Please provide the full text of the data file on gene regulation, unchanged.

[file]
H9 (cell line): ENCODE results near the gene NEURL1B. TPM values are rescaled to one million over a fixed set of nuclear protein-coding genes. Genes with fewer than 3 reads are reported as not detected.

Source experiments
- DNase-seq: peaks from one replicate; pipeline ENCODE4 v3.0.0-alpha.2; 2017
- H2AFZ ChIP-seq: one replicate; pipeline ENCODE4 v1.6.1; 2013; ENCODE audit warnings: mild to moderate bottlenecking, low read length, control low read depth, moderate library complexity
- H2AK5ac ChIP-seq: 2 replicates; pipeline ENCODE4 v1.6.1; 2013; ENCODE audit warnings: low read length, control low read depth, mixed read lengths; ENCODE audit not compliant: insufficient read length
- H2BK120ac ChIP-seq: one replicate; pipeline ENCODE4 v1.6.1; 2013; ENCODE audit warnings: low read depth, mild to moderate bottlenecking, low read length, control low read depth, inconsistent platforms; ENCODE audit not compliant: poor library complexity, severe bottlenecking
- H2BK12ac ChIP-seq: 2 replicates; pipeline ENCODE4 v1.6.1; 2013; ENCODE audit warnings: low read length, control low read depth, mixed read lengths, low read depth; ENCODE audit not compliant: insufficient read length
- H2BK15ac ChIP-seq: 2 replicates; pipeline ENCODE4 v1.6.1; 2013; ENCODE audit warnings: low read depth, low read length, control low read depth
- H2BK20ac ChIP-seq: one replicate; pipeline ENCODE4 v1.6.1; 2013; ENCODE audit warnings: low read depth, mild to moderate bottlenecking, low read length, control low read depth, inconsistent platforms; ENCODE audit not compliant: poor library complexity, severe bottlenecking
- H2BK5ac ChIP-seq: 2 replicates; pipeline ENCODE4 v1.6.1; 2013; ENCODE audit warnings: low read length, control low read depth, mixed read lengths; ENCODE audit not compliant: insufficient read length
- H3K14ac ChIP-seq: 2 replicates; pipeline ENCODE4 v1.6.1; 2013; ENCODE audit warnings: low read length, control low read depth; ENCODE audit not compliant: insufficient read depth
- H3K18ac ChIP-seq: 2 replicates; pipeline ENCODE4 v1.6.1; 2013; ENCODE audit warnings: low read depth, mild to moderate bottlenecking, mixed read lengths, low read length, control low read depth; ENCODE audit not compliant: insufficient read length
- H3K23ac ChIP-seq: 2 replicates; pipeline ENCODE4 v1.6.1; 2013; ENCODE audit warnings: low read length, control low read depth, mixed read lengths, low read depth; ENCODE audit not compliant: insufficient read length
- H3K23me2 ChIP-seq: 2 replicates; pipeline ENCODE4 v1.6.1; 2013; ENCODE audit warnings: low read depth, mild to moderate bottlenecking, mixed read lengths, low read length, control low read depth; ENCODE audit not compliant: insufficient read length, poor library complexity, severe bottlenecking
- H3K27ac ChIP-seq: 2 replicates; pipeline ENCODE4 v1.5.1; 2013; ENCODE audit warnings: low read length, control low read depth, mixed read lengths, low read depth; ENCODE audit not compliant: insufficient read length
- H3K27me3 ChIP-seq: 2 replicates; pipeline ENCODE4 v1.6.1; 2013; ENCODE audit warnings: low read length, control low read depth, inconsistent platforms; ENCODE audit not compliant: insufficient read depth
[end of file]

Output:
H9 (cell line): ENCODE results near the gene NEURL1B. TPM values are rescaled to one million over a fixed set of nuclear protein-coding genes. Genes with fewer than 3 reads are reported as not detected.

Source experiments
- DNase-seq: peaks from one replicate; pipeline ENCODE4 v3.0.0-alpha.2; 2017
- H2AFZ ChIP-seq: one replicate; pipeline ENCODE4 v1.6.1; 2013; ENCODE audit warnings: mild to moderate bottlenecking, low read length, control low read depth, moderate library complexity
- H2AK5ac ChIP-seq: 2 replicates; pipeline ENCODE4 v1.6.1; 2013; ENCODE audit warnings: low read length, control low read depth, mixed read lengths; ENCODE audit not compliant: insufficient read length
- H2BK120ac ChIP-seq: one replicate; pipeline ENCODE4 v1.6.1; 2013; ENCODE audit warnings: low read depth, mild to moderate bottlenecking, low read length, control low read depth, inconsistent platforms; ENCODE audit not compliant: poor library complexity, severe bottlenecking
- H2BK12ac ChIP-seq: 2 replicates; pipeline ENCODE4 v1.6.1; 2013; ENCODE audit warnings: low read length, control low read depth, mixed read lengths, low read depth; ENCODE audit not compliant: insufficient read length
- H2BK15ac ChIP-seq: 2 replicates; pipeline ENCODE4 v1.6.1; 2013; ENCODE audit warnings: low read depth, low read length, control low read depth
- H2BK20ac ChIP-seq: one replicate; pipeline ENCODE4 v1.6.1; 2013; ENCODE audit warnings: low read depth, mild to moderate bottlenecking, low read length, control low read depth, inconsistent platforms; ENCODE audit not compliant: poor library complexity, severe bottlenecking
- H2BK5ac ChIP-seq: 2 replicates; pipeline ENCODE4 v1.6.1; 2013; ENCODE audit warnings: low read length, control low read depth, mixed read lengths; ENCODE audit not compliant: insufficient read length
- H3K14ac ChIP-seq: 2 replicates; pipeline ENCODE4 v1.6.1; 2013; ENCODE audit warnings: low read length, control low read depth; ENCODE audit not compliant: insufficient read depth
- H3K18ac ChIP-seq: 2 replicates; pipeline ENCODE4 v1.6.1; 2013; ENCODE audit warnings: low read depth, mild to moderate bottlenecking, mixed read lengths, low read length, control low read depth; ENCODE audit not compliant: insufficient read length
- H3K23ac ChIP-seq: 2 replicates; pipeline ENCODE4 v1.6.1; 2013; ENCODE audit warnings: low read length, control low read depth, mixed read lengths, low read depth; ENCODE audit not compliant: insufficient read length
- H3K23me2 ChIP-seq: 2 replicates; pipeline ENCODE4 v1.6.1; 2013; ENCODE audit warnings: low read depth, mild to moderate bottlenecking, mixed read lengths, low read length, control low read depth; ENCODE audit not compliant: insufficient read length, poor library complexity, severe bottlenecking
- H3K27ac ChIP-seq: 2 replicates; pipeline ENCODE4 v1.5.1; 2013; ENCODE audit warnings: low read length, control low read depth, mixed read lengths, low read depth; ENCODE audit not compliant: insufficient read length
- H3K27me3 ChIP-seq: 2 replicates; pipeline ENCODE4 v1.6.1; 2013; ENCODE audit warnings: low read length, control low read depth, inconsistent platforms; ENCODE audit not compliant: insufficient read depth